Marc My Words… 24 November 2006
Leadership is knowing when to lead, and when to let others lead
And so it finally happened. Don Brash resigned gracefully with humility and dignity from the leadership he held for
three years. He leaves the position having doubled support for National, increased its membership and, more importantly,
ahead of Labour in the polls. The remarkable thing is that he took the high road by fighting Labour's economic
lolly-scramble approach to vote buying with ideas that empowered the public, solidifying the centre right, and giving
New Zealand a genuine political alternative. The contrast with the centre left could not be more stark.
It didn't start out that way though.
The Labour elite, fed on an ideological diet of bureaucracy and insulated from the realities of life, thought it was
going to be easy with Don Brash as their adversary. They conferred upon him the nickname 'Moga-Don' until his first
Orewa speech. That threw the socialists into an unanticipated hissy-fit. Suddenly Don wasn't so unproblematic to deal
with. Helen Clark, with twenty years of political know-how and her equally experienced side-kick Michael Cullen suddenly
looked less than omnipotent. All their accumulated knowledge of the political game didn't mean squat against the real
world pragmatism and down to earth honesty of the Brash leadership.
Of course Don wasn't alone. Gerry Brownlee has been the perfect backing for Brash; having all the gladiatorial guile and
strategic skills needed to joust with the government lackeys on a day to day basis. Hopefully his contribution will be
reviewed positively when they re-tender the Deputy's position next Monday.
When alls said and done, Don Brash: the man Cullen considered temperamentally unsuited to politics, came within a
whisker of beating a government enjoying (and squandering) the best of economic times. Says a lot for both Don Brash
and, in a negative way, for Cullen/Clark.
But the real fun begins now.
Despite the wisecracks, the champagne corks won't be popping too loudly on the ninth floor of the beehive. Regardless of
the 'I-told-you-so' smirks from Labour, Brash's resignation will no doubt alarm them. As opponents they will now wade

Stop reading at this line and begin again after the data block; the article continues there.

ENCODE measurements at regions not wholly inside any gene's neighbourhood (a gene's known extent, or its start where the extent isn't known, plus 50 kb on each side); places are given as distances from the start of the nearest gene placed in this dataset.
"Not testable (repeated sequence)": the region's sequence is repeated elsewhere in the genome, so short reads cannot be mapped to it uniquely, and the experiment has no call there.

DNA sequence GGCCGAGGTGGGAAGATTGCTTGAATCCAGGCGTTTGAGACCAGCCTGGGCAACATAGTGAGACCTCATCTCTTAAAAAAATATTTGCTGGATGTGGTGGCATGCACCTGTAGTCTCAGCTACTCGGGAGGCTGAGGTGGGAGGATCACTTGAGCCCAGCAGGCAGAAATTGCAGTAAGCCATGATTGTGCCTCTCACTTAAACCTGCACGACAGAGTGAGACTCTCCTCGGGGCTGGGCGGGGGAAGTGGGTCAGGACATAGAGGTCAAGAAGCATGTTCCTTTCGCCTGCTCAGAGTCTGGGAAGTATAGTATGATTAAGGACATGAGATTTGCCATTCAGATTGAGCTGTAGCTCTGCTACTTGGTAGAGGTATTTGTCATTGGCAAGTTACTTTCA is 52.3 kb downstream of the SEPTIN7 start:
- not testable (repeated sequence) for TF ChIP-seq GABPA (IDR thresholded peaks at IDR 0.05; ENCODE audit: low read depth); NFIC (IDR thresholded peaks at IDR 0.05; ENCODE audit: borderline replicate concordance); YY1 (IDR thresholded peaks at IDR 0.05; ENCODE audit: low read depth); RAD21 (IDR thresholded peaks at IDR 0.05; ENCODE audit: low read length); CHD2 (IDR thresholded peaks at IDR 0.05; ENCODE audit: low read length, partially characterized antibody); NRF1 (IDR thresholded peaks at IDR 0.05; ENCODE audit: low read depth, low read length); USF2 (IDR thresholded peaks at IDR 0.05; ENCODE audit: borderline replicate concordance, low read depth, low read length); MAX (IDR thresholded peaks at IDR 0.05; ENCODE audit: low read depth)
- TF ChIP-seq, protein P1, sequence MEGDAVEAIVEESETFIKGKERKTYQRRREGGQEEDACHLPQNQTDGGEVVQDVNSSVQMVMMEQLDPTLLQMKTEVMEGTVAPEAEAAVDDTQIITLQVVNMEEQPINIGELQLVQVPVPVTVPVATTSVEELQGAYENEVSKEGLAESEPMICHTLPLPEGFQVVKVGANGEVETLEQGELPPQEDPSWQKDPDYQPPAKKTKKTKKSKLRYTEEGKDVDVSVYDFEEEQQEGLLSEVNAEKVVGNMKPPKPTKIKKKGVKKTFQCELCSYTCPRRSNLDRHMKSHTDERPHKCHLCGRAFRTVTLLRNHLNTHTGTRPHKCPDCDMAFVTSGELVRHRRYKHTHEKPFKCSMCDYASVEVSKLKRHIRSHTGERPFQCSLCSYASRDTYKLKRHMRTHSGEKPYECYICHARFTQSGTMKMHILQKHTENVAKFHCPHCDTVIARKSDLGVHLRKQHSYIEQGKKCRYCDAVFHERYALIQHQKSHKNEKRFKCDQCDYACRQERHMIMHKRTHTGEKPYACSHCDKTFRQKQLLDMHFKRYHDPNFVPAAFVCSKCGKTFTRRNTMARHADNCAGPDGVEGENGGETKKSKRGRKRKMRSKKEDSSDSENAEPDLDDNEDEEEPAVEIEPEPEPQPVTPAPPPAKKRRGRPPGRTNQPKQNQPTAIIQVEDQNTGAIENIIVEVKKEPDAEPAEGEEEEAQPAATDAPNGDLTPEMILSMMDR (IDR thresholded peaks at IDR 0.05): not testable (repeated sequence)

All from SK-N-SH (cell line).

into unchartered territory fighting a new foe they will not fully appreciate. Because if tenderfoot Brash could do so
much electoral damage to Labour in such a relatively short time, just imagine what his successor will achieve? And,
let's face it, National is spoilt for choice.
John Key has all the elements to be a great Prime Minister. Immensely likeable he also has a good story to tell. His
life is every bit as aspirational as he would want his potential leadership to be. His success is the very antithesis of
Labour's interventions of mediocrity. Nevertheless while he may be the obvious heir apparent, the depth of talent
amongst the National lineup is formidable.
Bill English has been extremely effective in his Education portfolio. He has prodded, probed, and laid bare the
governments mismanagement of a crucial public policy concern. Similarly Simon Power has been successful in highlighting
Labour's long-standing negligence on law and order issues. Then there's Nick Smith grabbing and leading the environment
debate ahead of the Prime Minister's sudden and convenient interest. His released document on environmentalism shows not
only a thorough understanding of the issues but showcases intelligent commonsense solutions. Compared to the Minister of
Conservation Chris Carters' fumbling and bumbling, it is light years ahead.
And has there been a better, more incisive critic of our moribund health system than Tony Ryall? He's had Minister Pete
Hodgeson in a tizzy indistinguishable from an epileptic fit over the current health care crisis.
On and on it goes…
We could easily do a stock take of the raw abilities in the National Caucus just as we conversely might struggle to do
the same for Labour. They've got Phil Goff, then um…Mallard? Maharey? The bald guy with a penchant for tennis balls but
no time for an S & M club? It's hard to know where to look after Clark and Cullen ride off into their respective retirement homes. And
that can't be far away. Neither will want to return to Parliament as a backbencher in opposition.
On the other hand the new kids in National look, for the most part, pretty sharp. Chris Finlayson impresses…so does Tim
Groser, Kate Wilkinson and a bunch of others. What's important is that it was Don Brash that forged the team that has
the definite look of a government in waiting. Under Don National regained its enthusiasm, found its sense of purpose and
started becoming the opposition we desperately needed. And really, there's been much to oppose.
Whoever the next leader of National will be, his (or her) success will be built on the considerable accomplishments of
what Don Brash has achieved. Labour supporters will naturally be cynical but I bet they will also be quietly anxious.
The new leader of National will be the next Prime Minister. Deep down Helen Clark knows it. And she will not be amused.
Of course the other upside to all this is that National's Shrek, Brian Connell, will finally be able to get a haircut.